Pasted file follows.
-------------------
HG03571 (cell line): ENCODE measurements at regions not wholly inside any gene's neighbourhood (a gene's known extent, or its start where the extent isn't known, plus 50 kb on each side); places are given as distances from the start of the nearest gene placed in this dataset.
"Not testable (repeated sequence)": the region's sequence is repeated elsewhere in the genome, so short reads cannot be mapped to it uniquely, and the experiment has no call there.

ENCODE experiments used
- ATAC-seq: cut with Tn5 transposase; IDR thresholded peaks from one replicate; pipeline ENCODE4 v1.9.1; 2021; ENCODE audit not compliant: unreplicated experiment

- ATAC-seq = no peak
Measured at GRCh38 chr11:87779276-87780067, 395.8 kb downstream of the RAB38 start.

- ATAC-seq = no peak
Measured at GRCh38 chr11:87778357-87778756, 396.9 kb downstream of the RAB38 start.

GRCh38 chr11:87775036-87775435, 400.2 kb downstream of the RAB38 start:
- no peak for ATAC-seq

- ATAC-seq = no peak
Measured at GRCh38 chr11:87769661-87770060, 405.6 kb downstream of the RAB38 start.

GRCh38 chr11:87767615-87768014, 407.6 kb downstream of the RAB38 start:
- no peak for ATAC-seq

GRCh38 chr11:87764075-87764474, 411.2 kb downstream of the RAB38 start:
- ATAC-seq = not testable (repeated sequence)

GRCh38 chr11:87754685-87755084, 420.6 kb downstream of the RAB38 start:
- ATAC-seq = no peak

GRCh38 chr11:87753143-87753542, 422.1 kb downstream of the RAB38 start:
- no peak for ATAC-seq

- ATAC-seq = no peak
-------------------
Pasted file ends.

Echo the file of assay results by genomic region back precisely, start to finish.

HG03571 (cell line): ENCODE measurements at regions not wholly inside any gene's neighbourhood (a gene's known extent, or its start where the extent isn't known, plus 50 kb on each side); places are given as distances from the start of the nearest gene placed in this dataset.
"Not testable (repeated sequence)": the region's sequence is repeated elsewhere in the genome, so short reads cannot be mapped to it uniquely, and the experiment has no call there.

ENCODE experiments used
- ATAC-seq: cut with Tn5 transposase; IDR thresholded peaks from one replicate; pipeline ENCODE4 v1.9.1; 2021; ENCODE audit not compliant: unreplicated experiment

- ATAC-seq = no peak
Measured at GRCh38 chr11:87779276-87780067, 395.8 kb downstream of the RAB38 start.

- ATAC-seq = no peak
Measured at GRCh38 chr11:87778357-87778756, 396.9 kb downstream of the RAB38 start.

GRCh38 chr11:87775036-87775435, 400.2 kb downstream of the RAB38 start:
- no peak for ATAC-seq

- ATAC-seq = no peak
Measured at GRCh38 chr11:87769661-87770060, 405.6 kb downstream of the RAB38 start.

GRCh38 chr11:87767615-87768014, 407.6 kb downstream of the RAB38 start:
- no peak for ATAC-seq

GRCh38 chr11:87764075-87764474, 411.2 kb downstream of the RAB38 start:
- ATAC-seq = not testable (repeated sequence)

GRCh38 chr11:87754685-87755084, 420.6 kb downstream of the RAB38 start:
- ATAC-seq = no peak

GRCh38 chr11:87753143-87753542, 422.1 kb downstream of the RAB38 start:
- no peak for ATAC-seq

- ATAC-seq = no peak